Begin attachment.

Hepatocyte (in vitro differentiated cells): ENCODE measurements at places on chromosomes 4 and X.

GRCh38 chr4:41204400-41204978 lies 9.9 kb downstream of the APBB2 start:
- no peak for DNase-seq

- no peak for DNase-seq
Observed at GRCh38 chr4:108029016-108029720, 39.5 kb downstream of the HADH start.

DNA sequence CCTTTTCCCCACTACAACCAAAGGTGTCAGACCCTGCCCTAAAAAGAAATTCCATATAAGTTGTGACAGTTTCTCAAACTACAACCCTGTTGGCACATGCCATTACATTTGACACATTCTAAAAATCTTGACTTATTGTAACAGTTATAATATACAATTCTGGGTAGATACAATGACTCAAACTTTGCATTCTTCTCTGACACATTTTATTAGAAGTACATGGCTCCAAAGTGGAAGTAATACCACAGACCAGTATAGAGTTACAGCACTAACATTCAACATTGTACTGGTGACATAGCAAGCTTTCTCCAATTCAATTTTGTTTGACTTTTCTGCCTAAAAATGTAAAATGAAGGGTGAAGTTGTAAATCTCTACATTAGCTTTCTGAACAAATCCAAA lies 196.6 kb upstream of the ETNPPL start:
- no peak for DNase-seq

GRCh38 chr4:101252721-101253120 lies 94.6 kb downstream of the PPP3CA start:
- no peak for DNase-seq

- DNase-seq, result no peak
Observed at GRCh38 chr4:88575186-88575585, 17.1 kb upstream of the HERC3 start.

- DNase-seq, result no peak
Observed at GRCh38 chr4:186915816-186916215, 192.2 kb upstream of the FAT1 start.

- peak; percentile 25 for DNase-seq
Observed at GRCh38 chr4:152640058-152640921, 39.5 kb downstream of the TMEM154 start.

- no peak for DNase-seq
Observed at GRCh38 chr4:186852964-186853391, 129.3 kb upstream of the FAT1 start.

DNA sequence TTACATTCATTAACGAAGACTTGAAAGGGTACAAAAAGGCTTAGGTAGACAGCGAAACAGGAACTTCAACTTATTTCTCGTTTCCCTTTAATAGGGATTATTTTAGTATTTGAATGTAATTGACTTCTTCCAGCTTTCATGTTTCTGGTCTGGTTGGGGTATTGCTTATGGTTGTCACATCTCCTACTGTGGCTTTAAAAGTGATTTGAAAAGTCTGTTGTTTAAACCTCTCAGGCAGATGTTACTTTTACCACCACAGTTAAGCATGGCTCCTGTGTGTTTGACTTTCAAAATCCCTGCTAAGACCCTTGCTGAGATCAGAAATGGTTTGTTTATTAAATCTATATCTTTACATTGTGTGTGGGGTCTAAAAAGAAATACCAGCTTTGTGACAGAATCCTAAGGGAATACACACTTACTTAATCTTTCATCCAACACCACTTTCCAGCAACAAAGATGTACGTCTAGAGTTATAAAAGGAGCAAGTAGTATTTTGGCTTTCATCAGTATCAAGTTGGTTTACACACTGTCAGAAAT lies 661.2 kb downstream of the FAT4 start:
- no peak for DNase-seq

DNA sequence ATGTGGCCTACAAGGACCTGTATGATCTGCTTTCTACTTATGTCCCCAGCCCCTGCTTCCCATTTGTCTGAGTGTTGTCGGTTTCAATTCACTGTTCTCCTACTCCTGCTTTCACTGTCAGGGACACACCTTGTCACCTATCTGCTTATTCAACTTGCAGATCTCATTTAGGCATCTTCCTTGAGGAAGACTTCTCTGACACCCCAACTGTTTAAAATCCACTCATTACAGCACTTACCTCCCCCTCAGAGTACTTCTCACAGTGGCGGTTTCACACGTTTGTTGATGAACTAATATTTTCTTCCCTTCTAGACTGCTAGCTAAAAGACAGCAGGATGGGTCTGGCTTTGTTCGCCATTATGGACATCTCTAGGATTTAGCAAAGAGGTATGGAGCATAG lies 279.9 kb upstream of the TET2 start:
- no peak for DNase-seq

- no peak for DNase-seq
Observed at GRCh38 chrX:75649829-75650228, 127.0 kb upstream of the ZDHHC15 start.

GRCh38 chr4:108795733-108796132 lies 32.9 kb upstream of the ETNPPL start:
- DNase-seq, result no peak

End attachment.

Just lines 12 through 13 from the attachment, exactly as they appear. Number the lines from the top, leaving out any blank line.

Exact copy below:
- DNase-seq, result no peak
Observed at GRCh38 chr4:186915816-186916215, 192.2 kb upstream of the FAT1 start.